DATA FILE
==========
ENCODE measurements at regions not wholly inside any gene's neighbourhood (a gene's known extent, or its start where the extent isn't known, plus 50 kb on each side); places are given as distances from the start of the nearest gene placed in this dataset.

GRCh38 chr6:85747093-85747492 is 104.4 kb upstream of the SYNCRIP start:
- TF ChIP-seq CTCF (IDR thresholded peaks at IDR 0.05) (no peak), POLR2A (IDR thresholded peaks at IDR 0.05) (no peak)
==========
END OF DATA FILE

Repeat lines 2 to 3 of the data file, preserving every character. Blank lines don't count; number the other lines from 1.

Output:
GRCh38 chr6:85747093-85747492 is 104.4 kb upstream of the SYNCRIP start:
- TF ChIP-seq CTCF (IDR thresholded peaks at IDR 0.05) (no peak), POLR2A (IDR thresholded peaks at IDR 0.05) (no peak)